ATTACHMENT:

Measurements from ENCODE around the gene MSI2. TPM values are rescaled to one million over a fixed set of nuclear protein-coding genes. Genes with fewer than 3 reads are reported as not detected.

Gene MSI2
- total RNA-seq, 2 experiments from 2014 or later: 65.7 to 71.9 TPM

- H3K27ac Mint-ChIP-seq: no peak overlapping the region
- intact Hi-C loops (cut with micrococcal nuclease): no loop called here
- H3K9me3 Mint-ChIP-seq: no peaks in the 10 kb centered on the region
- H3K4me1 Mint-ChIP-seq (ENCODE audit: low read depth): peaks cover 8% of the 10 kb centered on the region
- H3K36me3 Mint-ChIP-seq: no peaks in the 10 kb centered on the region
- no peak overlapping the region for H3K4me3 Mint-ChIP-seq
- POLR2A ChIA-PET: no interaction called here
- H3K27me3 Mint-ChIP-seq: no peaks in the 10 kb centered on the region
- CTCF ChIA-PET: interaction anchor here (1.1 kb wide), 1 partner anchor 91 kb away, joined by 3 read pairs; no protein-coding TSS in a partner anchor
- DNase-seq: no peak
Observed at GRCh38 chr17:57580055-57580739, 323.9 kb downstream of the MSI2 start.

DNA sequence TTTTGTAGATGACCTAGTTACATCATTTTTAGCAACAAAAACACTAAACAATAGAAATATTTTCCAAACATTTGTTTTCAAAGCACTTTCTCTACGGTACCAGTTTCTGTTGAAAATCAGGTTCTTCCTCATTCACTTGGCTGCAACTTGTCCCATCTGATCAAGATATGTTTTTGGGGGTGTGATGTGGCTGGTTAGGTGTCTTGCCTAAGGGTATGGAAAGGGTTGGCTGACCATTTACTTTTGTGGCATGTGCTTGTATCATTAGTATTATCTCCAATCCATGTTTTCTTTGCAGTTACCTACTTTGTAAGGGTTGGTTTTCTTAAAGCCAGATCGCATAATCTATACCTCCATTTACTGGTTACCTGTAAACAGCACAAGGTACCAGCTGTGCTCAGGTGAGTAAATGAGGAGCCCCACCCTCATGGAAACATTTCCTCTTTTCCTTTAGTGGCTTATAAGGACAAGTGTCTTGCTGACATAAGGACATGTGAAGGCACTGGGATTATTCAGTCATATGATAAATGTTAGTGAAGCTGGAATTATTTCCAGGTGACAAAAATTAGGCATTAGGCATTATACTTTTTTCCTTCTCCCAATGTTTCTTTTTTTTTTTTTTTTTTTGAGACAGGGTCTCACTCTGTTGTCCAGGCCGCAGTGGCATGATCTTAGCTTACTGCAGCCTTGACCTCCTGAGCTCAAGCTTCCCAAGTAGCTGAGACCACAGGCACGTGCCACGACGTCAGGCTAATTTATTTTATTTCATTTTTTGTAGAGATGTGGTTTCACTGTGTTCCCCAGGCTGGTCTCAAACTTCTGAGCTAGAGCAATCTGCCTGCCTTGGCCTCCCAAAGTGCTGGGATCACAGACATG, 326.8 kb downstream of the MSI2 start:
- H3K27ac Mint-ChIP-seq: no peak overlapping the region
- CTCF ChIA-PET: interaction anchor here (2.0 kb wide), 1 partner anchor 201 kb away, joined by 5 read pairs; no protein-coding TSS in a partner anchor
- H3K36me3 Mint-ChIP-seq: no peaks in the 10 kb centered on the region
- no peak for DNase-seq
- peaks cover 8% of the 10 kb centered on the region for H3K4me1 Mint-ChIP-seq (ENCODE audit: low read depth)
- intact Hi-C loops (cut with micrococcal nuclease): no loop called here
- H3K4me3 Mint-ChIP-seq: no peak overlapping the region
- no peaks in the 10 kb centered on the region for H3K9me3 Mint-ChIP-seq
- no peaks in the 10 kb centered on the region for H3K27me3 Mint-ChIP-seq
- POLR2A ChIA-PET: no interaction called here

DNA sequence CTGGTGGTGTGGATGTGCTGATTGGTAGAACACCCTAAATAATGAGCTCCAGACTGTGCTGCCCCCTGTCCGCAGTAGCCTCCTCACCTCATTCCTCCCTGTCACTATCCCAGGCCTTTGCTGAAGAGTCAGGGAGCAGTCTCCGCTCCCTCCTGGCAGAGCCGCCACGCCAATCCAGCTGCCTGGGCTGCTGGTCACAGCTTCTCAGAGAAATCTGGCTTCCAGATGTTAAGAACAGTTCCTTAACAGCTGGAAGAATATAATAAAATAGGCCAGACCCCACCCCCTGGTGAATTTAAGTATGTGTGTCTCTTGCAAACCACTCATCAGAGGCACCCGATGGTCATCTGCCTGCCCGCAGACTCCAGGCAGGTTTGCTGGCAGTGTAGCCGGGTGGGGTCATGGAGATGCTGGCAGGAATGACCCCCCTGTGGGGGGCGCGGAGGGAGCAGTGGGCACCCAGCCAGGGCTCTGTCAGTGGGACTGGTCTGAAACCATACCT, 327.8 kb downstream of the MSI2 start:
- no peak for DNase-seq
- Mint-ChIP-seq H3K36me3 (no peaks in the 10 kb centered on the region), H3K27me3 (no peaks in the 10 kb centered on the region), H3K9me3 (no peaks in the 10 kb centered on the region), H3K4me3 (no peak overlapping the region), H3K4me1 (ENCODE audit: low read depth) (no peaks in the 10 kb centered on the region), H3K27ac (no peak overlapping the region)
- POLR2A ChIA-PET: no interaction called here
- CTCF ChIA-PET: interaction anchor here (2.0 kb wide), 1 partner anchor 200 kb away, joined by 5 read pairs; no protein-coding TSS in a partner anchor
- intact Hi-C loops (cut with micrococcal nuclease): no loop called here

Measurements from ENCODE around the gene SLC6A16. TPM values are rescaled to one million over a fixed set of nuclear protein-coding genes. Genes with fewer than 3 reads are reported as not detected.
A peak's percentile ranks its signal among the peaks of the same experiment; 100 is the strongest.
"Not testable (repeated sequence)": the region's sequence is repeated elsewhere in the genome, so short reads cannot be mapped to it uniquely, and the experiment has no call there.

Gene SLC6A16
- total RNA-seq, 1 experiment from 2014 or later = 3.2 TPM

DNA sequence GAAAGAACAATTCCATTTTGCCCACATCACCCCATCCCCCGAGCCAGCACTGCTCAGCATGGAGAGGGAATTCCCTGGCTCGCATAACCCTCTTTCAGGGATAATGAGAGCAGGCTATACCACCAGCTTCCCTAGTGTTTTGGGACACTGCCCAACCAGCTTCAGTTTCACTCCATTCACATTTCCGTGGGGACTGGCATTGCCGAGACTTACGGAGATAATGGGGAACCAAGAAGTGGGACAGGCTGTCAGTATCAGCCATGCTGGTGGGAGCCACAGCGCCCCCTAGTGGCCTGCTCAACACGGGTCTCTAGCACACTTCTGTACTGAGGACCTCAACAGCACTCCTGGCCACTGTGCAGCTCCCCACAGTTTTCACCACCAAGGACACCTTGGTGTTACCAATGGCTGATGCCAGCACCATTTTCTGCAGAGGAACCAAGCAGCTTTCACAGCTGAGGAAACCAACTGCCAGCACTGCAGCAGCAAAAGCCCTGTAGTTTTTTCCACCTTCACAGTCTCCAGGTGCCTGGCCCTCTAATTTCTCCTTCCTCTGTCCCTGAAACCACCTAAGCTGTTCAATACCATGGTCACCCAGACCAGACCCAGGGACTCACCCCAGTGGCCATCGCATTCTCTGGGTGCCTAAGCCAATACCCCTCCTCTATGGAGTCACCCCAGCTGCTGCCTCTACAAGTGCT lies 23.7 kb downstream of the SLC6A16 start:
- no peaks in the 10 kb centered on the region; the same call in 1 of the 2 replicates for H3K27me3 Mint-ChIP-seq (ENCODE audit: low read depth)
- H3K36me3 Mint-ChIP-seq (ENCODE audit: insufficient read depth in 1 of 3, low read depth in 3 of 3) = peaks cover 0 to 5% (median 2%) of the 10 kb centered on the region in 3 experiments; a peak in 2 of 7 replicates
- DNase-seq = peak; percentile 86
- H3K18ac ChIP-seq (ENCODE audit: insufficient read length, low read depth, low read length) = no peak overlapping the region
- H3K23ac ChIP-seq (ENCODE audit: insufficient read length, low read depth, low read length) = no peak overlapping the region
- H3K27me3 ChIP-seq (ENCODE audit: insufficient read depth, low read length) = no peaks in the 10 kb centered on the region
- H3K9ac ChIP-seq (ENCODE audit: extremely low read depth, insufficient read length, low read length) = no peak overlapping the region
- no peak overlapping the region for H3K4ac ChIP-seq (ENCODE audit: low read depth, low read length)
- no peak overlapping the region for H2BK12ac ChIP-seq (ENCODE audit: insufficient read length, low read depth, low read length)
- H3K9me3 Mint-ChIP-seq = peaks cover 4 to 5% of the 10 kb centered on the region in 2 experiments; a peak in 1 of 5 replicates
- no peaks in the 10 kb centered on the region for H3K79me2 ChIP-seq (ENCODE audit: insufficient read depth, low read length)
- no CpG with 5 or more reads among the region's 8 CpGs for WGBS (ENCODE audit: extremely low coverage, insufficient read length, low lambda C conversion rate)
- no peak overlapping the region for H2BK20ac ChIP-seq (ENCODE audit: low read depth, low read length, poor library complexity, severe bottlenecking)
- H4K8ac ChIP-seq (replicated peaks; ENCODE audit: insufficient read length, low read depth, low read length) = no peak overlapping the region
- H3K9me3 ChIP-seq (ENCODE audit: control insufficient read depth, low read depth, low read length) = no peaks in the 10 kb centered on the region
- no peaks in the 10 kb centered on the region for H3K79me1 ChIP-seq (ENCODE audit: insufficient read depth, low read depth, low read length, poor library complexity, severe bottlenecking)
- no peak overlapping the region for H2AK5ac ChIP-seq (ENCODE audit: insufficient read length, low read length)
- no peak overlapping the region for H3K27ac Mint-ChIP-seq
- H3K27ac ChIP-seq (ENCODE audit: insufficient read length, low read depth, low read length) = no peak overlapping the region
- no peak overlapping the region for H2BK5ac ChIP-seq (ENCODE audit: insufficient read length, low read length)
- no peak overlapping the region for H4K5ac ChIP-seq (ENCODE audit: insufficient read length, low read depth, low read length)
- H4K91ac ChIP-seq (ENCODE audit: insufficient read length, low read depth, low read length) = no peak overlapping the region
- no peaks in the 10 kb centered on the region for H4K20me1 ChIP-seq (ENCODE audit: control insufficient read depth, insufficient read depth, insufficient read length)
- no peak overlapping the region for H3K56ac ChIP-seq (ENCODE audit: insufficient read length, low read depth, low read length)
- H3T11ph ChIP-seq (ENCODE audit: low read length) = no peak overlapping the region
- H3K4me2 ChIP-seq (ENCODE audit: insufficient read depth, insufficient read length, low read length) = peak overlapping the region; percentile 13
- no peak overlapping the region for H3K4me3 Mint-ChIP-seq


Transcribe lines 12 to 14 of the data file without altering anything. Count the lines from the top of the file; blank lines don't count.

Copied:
- CTCF ChIA-PET: interaction anchor here (1.1 kb wide), 1 partner anchor 91 kb away, joined by 3 read pairs; no protein-coding TSS in a partner anchor
- DNase-seq: no peak
Observed at GRCh38 chr17:57580055-57580739, 323.9 kb downstream of the MSI2 start.